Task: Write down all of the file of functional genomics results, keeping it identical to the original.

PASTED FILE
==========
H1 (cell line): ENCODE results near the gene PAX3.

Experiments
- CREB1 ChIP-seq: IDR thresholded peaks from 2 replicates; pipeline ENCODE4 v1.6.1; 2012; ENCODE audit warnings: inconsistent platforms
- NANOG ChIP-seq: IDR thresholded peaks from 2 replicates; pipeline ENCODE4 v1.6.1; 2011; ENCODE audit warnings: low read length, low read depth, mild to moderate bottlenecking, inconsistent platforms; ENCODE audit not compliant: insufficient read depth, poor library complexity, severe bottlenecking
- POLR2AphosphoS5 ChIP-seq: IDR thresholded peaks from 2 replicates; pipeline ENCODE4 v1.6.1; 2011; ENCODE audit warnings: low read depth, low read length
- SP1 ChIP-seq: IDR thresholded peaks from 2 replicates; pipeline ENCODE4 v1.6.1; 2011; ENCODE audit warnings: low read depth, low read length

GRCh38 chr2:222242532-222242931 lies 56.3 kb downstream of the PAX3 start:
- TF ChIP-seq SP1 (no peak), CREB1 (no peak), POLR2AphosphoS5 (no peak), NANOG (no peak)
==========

H1 (cell line): ENCODE results near the gene PAX3.

Experiments
- CREB1 ChIP-seq: IDR thresholded peaks from 2 replicates; pipeline ENCODE4 v1.6.1; 2012; ENCODE audit warnings: inconsistent platforms
- NANOG ChIP-seq: IDR thresholded peaks from 2 replicates; pipeline ENCODE4 v1.6.1; 2011; ENCODE audit warnings: low read length, low read depth, mild to moderate bottlenecking, inconsistent platforms; ENCODE audit not compliant: insufficient read depth, poor library complexity, severe bottlenecking
- POLR2AphosphoS5 ChIP-seq: IDR thresholded peaks from 2 replicates; pipeline ENCODE4 v1.6.1; 2011; ENCODE audit warnings: low read depth, low read length
- SP1 ChIP-seq: IDR thresholded peaks from 2 replicates; pipeline ENCODE4 v1.6.1; 2011; ENCODE audit warnings: low read depth, low read length

GRCh38 chr2:222242532-222242931 lies 56.3 kb downstream of the PAX3 start:
- TF ChIP-seq SP1 (no peak), CREB1 (no peak), POLR2AphosphoS5 (no peak), NANOG (no peak)